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Just How Did Vital Auto 3D Print Those Concept Cars?

Gallery-Just How Did Vital Auto 3D Print Those Concept Cars?

Vital Auto built the NIO EP9 concept EV using 3D printing in addition to traditional subtractive manufacturing techniques.
In this Q&A we drill down into Vital Auto's fascinating 3D printing process for creating concept cars.

Our recent article on Vital Auto's use of 3D printing additive manufacturing to build exotic show cars for a variety of OEMs had us wondering about some of the details of this process.

Vital Auto and their 3D printer supplier, Formlabs, agreed to fill us in further with a Q&A that should provide still more information on this work.

Our interviewees were Adam Hourigan, Formalabs' technical sales engineer, and Shay Moradi, Vital Auto's vice president of innovation & experiential technology.

Design News: What exactly are the different materials that are used to print different parts of a concept car and what are the properties of each?

Adam Hourigan: The Vital Auto team used several materials from Formlabs’ vast material library to print a range of parts and to support design iteration, with both SLA and SLS materials. On the SLS side, the team used Nylon 12 Powder, a high performance nylon material ideal for functional prototyping and small batch production for its ability to withstand impact and absorb wear-and-tear over time to create production-quality parts, such as brake calipers and door handles. They also used SLA  materials such as Draft Resin for its fast printing times to prototype a variety of parts, including air vents. Flexible 80A, one of Formlabs’ newer resins, was used for parts that would otherwise be expensive to manufacture, like door seals, to print sections overnight rather than over the course of several days, to test various geometries with extreme accuracy. 

Design News: What kinds of 3D printers are better suited for which kinds of parts?

Adam Hourigan: Vital Auto used Formlabs’ SLA and SLS 3D printers, which each offer unique benefits to the design and production process. Using the Fuse 1 SLS printer saved two to four days in prototyping and testing, enabling the team to produce end-use parts for pieces like door hinges, door handle inners, door internals, and other structural components in less than 24 hours. The Form 3L, an SLA printer, enabled Vital Auto to produce auto parts with smooth finishes that could quickly be added to the vehicle as soon as they are printed. 

Design News: How much time and cost are saved building concept cars this way rather than the old way?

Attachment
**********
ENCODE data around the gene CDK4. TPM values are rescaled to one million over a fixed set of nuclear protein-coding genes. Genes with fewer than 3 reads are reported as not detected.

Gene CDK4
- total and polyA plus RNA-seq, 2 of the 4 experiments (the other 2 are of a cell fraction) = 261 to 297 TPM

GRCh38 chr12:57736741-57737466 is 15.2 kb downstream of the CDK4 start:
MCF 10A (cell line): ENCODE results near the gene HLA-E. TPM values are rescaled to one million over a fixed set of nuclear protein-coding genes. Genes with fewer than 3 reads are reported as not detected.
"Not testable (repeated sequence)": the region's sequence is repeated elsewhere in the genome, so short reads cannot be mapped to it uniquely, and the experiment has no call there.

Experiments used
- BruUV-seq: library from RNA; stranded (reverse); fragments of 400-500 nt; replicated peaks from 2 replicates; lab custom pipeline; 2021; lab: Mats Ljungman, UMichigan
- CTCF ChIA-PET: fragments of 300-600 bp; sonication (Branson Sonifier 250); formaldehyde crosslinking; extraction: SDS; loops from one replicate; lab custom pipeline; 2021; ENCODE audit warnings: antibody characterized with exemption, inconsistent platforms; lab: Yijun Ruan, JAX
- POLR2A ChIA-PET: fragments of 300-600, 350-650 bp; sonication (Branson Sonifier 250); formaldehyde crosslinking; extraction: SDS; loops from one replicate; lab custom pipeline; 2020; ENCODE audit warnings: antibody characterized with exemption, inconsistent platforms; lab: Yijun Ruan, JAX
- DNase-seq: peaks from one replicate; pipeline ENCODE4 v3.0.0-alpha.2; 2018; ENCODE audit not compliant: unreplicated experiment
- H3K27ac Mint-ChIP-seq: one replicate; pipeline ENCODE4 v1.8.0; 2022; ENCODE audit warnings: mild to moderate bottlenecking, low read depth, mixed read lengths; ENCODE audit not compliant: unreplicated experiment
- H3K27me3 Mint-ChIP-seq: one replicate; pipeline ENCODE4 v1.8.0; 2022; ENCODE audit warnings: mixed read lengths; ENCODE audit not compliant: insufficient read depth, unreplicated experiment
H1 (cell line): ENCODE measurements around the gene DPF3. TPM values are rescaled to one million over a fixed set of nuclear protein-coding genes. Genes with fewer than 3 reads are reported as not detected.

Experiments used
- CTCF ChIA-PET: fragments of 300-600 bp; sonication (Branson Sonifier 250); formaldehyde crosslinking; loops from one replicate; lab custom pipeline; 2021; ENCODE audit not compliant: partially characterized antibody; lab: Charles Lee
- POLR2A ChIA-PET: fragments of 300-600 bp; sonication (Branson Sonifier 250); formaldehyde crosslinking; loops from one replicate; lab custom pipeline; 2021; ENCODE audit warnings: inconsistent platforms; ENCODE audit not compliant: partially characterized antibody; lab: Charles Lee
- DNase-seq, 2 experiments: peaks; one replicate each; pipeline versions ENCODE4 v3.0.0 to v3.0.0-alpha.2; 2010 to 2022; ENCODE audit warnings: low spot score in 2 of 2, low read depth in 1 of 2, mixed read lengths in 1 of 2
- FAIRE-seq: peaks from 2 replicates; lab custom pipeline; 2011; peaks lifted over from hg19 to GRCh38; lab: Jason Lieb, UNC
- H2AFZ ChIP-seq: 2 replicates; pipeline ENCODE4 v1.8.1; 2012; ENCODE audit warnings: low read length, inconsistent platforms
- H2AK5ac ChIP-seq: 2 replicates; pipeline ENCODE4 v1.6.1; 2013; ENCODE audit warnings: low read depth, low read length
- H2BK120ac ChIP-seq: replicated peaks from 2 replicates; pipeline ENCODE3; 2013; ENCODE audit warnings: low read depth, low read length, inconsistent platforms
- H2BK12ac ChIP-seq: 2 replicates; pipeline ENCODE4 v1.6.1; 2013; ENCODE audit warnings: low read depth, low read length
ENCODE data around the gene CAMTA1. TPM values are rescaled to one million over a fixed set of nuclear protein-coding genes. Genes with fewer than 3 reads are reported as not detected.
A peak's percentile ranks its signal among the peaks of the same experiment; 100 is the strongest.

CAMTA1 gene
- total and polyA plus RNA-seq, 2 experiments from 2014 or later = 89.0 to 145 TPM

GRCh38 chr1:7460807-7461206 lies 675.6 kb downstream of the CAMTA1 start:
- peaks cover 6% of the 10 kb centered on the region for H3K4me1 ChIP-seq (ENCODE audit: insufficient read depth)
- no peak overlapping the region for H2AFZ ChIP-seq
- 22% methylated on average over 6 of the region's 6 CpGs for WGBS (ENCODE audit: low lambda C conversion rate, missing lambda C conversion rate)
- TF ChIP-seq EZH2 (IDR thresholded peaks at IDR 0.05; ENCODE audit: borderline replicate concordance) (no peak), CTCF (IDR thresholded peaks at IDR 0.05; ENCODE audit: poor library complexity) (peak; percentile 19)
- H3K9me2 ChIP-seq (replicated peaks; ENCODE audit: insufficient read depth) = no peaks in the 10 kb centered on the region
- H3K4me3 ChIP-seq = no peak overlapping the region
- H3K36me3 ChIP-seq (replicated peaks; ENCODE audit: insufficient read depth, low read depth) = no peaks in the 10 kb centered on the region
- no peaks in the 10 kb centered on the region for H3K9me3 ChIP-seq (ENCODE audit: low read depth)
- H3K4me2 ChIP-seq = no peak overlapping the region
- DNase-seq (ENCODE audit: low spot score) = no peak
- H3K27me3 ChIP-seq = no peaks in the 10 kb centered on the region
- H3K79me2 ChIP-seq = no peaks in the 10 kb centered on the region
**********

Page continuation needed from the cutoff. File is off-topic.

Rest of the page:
Adam Hourigan: With 3D printing, Vital Auto was able to produce hundreds of parts with different geometries faster and more affordably than was ever possible before. The low cost per part enables Vital Auto to quickly create both prototype and end-use parts that bring new concepts to market more efficiently and more affordably.

Design News: Do these tools actually permit the concept cars to incorporate features that couldn’t be done the traditional way?

Compared to slow and costly traditional production methods like CNC milling, Formlabs printers have enabled Vital Auto to print more parts and deliver new design concepts faster and more affordably. With 3D printing, the Vital Auto team can embark on greater design exploration while speeding up time to production.  

Design News: Which concept cars have been produced this way so far?

Shay Moradi: The Nio EP9, Apex AP 0, Tata H2X, Naran, and Royal Enfield KX100 concept, among others.

Design News: What component or detail was the hardest to create or was otherwise the item that you’re most proud of achieving?

Shay Moradi: We do make-believe without the make-believe. Understanding, imagining, and making sometimes puts you into the space of working on really complex projects or abstract things. For example, how can we use lighting to convey emotion? How can we humanize a machine? We use ambitious design investigations to explore these types of work. We wanted to bring emotion into a lighting program. Pininfarina Battista’s E-heart is a perfect example of interpreting and expanding on design intent with creative electronics. Breathing life into a piece of functional jewelry. 

Design News: Are the resulting concept cars better/lighter/less fragile?

Shay Moradi: 3D printing allows us a greater opportunity to fill the timeline with more design iteration, things that are impossible to manufacture in condensed timelines with fewer resources are suddenly possible. It expands the creative appetite as much as the iteration space. 

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